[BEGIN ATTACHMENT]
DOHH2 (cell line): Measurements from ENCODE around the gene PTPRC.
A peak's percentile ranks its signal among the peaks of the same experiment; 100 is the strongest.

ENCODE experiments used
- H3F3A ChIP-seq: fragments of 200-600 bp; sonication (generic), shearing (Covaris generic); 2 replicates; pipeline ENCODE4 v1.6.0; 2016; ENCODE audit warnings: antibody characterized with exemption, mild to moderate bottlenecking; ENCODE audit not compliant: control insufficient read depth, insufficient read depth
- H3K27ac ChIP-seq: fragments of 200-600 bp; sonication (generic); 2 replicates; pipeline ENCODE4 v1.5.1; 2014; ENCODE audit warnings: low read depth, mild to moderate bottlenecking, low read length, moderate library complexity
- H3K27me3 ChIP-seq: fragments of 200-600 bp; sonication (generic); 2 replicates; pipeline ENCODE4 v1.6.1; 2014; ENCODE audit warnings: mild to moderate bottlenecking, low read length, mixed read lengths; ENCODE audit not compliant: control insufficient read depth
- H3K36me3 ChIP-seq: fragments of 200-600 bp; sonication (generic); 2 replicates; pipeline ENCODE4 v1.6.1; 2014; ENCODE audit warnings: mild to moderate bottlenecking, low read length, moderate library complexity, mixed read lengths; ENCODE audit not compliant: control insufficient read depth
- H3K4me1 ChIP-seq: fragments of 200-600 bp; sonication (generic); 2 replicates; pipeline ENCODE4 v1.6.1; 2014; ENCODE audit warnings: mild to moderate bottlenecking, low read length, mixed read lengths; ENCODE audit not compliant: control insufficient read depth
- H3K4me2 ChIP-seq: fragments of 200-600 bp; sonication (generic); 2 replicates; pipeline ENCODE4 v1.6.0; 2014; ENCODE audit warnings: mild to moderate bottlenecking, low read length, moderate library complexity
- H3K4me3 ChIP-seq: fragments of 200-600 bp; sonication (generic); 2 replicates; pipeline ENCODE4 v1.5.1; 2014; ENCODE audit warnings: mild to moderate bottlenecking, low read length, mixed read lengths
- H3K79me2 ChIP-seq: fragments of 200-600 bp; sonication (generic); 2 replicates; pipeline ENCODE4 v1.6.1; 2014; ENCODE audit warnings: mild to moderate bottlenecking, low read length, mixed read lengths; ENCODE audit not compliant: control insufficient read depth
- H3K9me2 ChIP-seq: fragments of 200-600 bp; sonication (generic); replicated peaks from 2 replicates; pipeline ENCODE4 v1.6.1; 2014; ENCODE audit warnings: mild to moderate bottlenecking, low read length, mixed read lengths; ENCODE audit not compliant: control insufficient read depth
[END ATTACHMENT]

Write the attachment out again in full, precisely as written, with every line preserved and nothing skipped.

DOHH2 (cell line): Measurements from ENCODE around the gene PTPRC.
A peak's percentile ranks its signal among the peaks of the same experiment; 100 is the strongest.

ENCODE experiments used
- H3F3A ChIP-seq: fragments of 200-600 bp; sonication (generic), shearing (Covaris generic); 2 replicates; pipeline ENCODE4 v1.6.0; 2016; ENCODE audit warnings: antibody characterized with exemption, mild to moderate bottlenecking; ENCODE audit not compliant: control insufficient read depth, insufficient read depth
- H3K27ac ChIP-seq: fragments of 200-600 bp; sonication (generic); 2 replicates; pipeline ENCODE4 v1.5.1; 2014; ENCODE audit warnings: low read depth, mild to moderate bottlenecking, low read length, moderate library complexity
- H3K27me3 ChIP-seq: fragments of 200-600 bp; sonication (generic); 2 replicates; pipeline ENCODE4 v1.6.1; 2014; ENCODE audit warnings: mild to moderate bottlenecking, low read length, mixed read lengths; ENCODE audit not compliant: control insufficient read depth
- H3K36me3 ChIP-seq: fragments of 200-600 bp; sonication (generic); 2 replicates; pipeline ENCODE4 v1.6.1; 2014; ENCODE audit warnings: mild to moderate bottlenecking, low read length, moderate library complexity, mixed read lengths; ENCODE audit not compliant: control insufficient read depth
- H3K4me1 ChIP-seq: fragments of 200-600 bp; sonication (generic); 2 replicates; pipeline ENCODE4 v1.6.1; 2014; ENCODE audit warnings: mild to moderate bottlenecking, low read length, mixed read lengths; ENCODE audit not compliant: control insufficient read depth
- H3K4me2 ChIP-seq: fragments of 200-600 bp; sonication (generic); 2 replicates; pipeline ENCODE4 v1.6.0; 2014; ENCODE audit warnings: mild to moderate bottlenecking, low read length, moderate library complexity
- H3K4me3 ChIP-seq: fragments of 200-600 bp; sonication (generic); 2 replicates; pipeline ENCODE4 v1.5.1; 2014; ENCODE audit warnings: mild to moderate bottlenecking, low read length, mixed read lengths
- H3K79me2 ChIP-seq: fragments of 200-600 bp; sonication (generic); 2 replicates; pipeline ENCODE4 v1.6.1; 2014; ENCODE audit warnings: mild to moderate bottlenecking, low read length, mixed read lengths; ENCODE audit not compliant: control insufficient read depth
- H3K9me2 ChIP-seq: fragments of 200-600 bp; sonication (generic); replicated peaks from 2 replicates; pipeline ENCODE4 v1.6.1; 2014; ENCODE audit warnings: mild to moderate bottlenecking, low read length, mixed read lengths; ENCODE audit not compliant: control insufficient read depth